70,000 Screens Go Dark -- China Closes Every Single Movie Theater in Response to Coronavirus Outbreak

A Chinese cleaner removes trash from a bin near a poster advertising the Hollywood blockbuster 2012 at a theater in Beijing, China, Friday, Nov. 20, 2009. Chinese movie goers are flocking to the movie that appears to portray China as a savior of the world in a doomsday scenario where the earth's overheating core destabilizes the planet's crust and destroys humanity. (AP Photo/Ng Han Guan)
(AP Photo/Ng Han Guan)

The size and scope of the Chinese reaction to the viral spread is mounting.

To picture the breadth of steps being taken in China to address an outbreak of a viral scourge imagine every single movie theater in the United States and Canada shutting down at the same time. Now double that. It gets you close to understanding the undertaking on the Chinese mainland to deal with the growing problem of the coronavirus.


Up to three dozen deaths have been attributed to the outbreak in China, with the number of infected now reaching close to one thousand. Other countries are reporting a smattering of cases, mainly from travelers who have left the central China city of Wuhan, when the outbreak originated. A second case in the United States has just been reported, in the city of Chicago.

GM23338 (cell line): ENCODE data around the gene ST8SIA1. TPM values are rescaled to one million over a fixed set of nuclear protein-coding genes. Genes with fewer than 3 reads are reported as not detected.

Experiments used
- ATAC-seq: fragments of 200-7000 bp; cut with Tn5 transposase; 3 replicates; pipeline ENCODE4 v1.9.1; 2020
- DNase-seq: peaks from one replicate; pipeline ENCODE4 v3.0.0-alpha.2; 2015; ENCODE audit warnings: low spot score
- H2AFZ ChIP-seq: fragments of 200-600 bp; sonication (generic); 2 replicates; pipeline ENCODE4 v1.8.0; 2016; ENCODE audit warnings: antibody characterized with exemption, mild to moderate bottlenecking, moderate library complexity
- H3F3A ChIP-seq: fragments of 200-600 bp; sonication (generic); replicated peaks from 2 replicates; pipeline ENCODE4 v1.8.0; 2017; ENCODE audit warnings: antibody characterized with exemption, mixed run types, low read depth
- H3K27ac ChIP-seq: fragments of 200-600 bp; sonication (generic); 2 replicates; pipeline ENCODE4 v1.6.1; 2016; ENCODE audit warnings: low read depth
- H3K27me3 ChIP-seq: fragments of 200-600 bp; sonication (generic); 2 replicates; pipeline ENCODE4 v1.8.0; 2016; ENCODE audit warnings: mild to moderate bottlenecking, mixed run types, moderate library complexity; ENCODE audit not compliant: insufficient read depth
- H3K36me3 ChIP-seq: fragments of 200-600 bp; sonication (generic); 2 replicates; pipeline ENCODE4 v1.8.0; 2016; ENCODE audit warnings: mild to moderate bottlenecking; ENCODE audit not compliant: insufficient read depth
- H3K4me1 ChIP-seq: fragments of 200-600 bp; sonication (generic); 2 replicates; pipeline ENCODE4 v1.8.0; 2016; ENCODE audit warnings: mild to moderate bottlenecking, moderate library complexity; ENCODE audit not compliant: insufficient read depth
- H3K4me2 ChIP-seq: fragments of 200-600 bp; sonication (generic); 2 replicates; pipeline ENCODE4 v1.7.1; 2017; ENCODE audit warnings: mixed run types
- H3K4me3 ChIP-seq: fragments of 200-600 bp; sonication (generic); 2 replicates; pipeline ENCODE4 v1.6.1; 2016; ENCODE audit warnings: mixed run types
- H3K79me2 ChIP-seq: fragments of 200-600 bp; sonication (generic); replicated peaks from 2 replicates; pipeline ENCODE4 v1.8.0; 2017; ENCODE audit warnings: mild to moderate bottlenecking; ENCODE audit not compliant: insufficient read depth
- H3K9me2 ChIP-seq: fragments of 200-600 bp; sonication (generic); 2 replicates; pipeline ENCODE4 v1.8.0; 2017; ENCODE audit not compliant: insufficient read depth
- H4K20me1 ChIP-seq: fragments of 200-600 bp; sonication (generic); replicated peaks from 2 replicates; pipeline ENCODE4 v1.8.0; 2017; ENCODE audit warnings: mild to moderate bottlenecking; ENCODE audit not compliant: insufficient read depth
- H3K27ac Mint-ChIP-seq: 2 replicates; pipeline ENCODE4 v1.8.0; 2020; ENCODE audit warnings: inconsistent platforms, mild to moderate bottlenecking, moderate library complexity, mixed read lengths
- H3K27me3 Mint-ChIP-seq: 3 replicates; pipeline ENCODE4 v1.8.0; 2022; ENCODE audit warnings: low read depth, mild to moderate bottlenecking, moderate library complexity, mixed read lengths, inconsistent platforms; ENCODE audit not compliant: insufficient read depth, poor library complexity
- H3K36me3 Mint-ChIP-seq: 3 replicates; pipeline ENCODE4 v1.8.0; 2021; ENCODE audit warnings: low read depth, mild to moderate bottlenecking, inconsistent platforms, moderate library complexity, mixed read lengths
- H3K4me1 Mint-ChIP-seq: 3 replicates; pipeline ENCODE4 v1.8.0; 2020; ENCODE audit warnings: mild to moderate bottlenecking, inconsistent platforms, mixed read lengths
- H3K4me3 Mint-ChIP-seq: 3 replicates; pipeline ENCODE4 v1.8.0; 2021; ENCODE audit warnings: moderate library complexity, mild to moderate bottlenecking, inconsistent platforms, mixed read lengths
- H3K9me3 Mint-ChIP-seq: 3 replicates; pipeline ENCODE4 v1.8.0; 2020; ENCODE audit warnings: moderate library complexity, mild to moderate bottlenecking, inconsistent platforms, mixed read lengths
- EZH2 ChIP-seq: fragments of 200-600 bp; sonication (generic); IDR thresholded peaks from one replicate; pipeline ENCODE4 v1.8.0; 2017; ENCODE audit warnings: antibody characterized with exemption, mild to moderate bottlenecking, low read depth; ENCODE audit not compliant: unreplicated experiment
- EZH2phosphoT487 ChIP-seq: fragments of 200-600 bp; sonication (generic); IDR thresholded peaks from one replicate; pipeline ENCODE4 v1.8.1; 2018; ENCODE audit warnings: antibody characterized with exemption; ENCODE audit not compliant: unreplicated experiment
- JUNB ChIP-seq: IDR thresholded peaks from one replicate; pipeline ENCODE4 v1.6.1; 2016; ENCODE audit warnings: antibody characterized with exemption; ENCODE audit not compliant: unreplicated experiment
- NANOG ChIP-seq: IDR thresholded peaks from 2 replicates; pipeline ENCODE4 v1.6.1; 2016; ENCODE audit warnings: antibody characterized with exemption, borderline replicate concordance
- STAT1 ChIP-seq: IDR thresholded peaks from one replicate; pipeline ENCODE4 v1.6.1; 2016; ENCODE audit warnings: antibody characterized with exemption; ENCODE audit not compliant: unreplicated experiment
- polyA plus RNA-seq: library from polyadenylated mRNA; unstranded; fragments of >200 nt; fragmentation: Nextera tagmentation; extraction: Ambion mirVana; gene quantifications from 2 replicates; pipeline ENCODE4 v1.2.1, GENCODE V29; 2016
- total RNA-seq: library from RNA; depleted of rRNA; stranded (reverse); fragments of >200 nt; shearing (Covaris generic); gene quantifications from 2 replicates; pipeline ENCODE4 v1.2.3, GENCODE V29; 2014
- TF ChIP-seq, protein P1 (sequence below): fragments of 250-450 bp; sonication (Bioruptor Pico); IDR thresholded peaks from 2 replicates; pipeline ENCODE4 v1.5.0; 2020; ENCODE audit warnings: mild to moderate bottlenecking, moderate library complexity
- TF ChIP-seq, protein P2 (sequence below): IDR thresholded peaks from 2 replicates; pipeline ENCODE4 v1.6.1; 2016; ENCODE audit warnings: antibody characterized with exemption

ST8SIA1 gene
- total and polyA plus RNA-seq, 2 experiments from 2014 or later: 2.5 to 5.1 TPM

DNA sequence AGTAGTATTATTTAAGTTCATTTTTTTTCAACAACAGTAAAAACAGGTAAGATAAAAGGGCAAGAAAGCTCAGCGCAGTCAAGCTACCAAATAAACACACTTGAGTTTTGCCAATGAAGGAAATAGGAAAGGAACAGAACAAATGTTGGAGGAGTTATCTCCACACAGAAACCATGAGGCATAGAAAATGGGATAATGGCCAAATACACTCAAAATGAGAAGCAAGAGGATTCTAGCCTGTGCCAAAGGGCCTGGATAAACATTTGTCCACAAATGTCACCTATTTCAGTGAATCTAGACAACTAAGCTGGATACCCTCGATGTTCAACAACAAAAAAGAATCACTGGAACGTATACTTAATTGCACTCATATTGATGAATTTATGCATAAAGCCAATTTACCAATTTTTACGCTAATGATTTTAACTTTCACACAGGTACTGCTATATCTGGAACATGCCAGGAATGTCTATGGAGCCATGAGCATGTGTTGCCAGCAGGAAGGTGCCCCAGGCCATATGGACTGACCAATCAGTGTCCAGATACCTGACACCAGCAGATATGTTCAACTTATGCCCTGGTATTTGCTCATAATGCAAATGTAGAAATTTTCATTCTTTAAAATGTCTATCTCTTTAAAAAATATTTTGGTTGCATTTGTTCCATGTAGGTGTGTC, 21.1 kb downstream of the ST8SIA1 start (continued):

In an effort to stem the spread Chi-Com authorities are working on desperate measures to contain the outbreak. The city of Wuhan had been blockaded from any travel in or out, as the outbreak originated from a large fish and food marketplace in the city with 11 million residents. More locations have also become similarly sealed off. As of now, eight Chinese cities are under quarantine conditions

Another effort involves the closing of popular entertainment destinations. Disney World in Shanghai is closing as a health precaution, and the impact on the busiest travel day within China will be monumental. The Chinese government is also shutting down every single movie theater in the country. This entails seeing 70,000 movie screens (many outlets have reported that as the number of ‘’theaters’’, which is inaccurate) going dark this weekend, the intent meaant to limit the gathering of crowds.


This is no light decision arrived at by authorities and the theater chains, which are governed by the Chi-Coms. For a perspective of the scope of this move, the Chinese film market is nearly double that of North America. Since this weekend marks the celebration of the Chinese New Year it means the loss of revenues from the biggest movie business period in the world. With the Chinese studios poised to release their biggest films of the year for this segment it is estimated that approximately $1 billion in revenues will be lost as a result of this preventative action.

The sheer size of the efforts and the timing with such an economically vital time frame indicates just how serious the Chi-Coms are taking this health issue.


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